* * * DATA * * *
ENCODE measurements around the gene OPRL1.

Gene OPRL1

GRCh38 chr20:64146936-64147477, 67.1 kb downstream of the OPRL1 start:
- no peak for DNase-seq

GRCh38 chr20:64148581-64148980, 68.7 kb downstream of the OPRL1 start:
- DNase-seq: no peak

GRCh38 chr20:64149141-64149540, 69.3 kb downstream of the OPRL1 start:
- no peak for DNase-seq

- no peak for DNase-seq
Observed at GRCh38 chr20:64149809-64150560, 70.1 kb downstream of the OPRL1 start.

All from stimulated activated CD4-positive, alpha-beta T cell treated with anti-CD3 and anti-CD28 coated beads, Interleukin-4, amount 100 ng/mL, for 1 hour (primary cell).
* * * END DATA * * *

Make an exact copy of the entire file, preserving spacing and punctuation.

ENCODE measurements around the gene OPRL1.

Gene OPRL1

GRCh38 chr20:64146936-64147477, 67.1 kb downstream of the OPRL1 start:
- no peak for DNase-seq

GRCh38 chr20:64148581-64148980, 68.7 kb downstream of the OPRL1 start:
- DNase-seq: no peak

GRCh38 chr20:64149141-64149540, 69.3 kb downstream of the OPRL1 start:
- no peak for DNase-seq

- no peak for DNase-seq
Observed at GRCh38 chr20:64149809-64150560, 70.1 kb downstream of the OPRL1 start.

All from stimulated activated CD4-positive, alpha-beta T cell treated with anti-CD3 and anti-CD28 coated beads, Interleukin-4, amount 100 ng/mL, for 1 hour (primary cell).